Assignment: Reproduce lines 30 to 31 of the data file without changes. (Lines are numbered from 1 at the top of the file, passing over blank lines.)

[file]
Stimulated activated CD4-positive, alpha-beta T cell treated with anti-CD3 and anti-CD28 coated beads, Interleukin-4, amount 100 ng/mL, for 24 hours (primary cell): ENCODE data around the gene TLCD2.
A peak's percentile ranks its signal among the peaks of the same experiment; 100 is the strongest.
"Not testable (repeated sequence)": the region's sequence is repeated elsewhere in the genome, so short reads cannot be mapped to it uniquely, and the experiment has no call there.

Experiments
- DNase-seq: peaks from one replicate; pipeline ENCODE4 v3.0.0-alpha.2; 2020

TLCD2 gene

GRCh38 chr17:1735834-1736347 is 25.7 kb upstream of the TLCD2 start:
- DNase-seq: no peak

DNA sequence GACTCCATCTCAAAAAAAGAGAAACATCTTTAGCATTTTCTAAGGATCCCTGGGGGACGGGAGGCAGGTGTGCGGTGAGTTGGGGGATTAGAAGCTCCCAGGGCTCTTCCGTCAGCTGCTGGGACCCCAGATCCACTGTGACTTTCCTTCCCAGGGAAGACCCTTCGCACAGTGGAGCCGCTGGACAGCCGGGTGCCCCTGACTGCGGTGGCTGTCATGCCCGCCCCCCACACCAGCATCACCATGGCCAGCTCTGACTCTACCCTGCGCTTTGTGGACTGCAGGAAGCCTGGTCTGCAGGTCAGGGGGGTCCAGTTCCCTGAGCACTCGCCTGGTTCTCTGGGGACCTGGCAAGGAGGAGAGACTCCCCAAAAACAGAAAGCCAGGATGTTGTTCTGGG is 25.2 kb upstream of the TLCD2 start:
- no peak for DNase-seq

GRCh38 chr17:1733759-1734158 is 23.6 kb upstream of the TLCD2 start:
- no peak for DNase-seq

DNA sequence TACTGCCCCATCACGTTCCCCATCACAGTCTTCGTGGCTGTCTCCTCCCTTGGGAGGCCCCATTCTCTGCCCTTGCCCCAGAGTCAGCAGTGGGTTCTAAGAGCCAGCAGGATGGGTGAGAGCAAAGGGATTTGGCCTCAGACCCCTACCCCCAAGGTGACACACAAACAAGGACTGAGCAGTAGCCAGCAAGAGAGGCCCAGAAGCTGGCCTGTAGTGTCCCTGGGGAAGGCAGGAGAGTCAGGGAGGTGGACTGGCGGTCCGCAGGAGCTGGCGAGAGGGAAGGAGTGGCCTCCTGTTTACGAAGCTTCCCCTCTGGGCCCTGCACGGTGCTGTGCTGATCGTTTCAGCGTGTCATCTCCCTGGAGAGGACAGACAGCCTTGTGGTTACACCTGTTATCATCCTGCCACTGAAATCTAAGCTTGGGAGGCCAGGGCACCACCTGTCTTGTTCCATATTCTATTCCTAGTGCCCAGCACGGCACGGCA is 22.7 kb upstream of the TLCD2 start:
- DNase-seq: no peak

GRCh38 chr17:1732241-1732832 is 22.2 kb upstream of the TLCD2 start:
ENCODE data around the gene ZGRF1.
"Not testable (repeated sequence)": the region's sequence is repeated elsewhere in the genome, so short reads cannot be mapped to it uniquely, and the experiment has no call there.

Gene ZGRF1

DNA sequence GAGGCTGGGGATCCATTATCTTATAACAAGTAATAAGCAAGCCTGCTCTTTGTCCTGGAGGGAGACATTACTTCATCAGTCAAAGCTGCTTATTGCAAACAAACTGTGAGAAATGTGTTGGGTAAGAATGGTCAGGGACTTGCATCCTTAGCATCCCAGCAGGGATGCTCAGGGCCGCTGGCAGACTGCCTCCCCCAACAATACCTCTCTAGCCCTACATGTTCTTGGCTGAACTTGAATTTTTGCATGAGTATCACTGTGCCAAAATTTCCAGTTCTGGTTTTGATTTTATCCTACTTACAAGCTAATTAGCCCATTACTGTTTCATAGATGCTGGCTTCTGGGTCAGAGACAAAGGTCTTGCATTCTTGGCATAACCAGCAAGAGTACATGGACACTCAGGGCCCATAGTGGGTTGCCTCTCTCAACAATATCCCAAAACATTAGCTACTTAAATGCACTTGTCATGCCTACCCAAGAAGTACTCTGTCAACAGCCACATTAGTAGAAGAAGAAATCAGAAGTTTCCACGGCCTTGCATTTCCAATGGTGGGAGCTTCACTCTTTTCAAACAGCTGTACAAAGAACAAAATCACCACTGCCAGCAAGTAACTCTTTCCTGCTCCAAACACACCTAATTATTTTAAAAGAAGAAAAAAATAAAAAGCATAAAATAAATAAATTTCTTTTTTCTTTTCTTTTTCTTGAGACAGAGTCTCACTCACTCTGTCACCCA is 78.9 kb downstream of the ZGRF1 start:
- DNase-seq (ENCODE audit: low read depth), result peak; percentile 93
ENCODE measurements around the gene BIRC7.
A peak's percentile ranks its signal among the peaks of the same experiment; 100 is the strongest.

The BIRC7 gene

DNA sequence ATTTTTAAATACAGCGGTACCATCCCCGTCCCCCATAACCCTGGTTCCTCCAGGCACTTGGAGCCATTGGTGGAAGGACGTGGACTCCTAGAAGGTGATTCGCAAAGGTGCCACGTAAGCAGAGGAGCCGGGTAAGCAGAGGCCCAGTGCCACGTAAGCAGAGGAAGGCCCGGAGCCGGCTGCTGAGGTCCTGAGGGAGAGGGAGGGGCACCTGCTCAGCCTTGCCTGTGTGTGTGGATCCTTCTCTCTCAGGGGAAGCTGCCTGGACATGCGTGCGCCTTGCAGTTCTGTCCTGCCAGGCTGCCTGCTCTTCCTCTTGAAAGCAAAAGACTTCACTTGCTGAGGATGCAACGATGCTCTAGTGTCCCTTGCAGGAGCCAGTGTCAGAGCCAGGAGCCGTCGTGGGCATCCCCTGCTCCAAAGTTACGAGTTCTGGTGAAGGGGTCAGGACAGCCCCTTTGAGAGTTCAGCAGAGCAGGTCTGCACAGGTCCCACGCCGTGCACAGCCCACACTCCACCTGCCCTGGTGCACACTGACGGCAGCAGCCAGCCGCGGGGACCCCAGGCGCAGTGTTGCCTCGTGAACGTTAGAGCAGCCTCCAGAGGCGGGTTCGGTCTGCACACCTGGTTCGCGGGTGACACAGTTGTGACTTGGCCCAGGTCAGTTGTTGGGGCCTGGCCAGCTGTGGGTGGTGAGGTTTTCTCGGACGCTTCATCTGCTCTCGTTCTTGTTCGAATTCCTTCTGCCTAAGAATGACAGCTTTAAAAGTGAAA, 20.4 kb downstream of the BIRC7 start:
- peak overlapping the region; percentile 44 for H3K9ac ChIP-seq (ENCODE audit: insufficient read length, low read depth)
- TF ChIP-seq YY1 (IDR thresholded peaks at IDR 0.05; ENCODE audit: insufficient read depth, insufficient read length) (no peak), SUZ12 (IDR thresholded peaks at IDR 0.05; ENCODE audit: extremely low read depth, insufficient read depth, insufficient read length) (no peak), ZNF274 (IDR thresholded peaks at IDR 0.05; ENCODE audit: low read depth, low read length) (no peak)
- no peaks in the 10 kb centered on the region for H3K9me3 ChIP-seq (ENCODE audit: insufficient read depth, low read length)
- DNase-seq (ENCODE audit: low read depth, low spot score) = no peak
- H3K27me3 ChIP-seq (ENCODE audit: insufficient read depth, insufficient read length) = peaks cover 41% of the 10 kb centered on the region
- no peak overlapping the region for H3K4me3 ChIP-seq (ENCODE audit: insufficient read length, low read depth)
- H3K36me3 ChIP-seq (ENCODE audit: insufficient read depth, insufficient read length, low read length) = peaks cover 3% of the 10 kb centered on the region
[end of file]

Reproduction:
- no peak overlapping the region for H3K4me3 ChIP-seq (ENCODE audit: insufficient read length, low read depth)
- H3K36me3 ChIP-seq (ENCODE audit: insufficient read depth, insufficient read length, low read length) = peaks cover 3% of the 10 kb centered on the region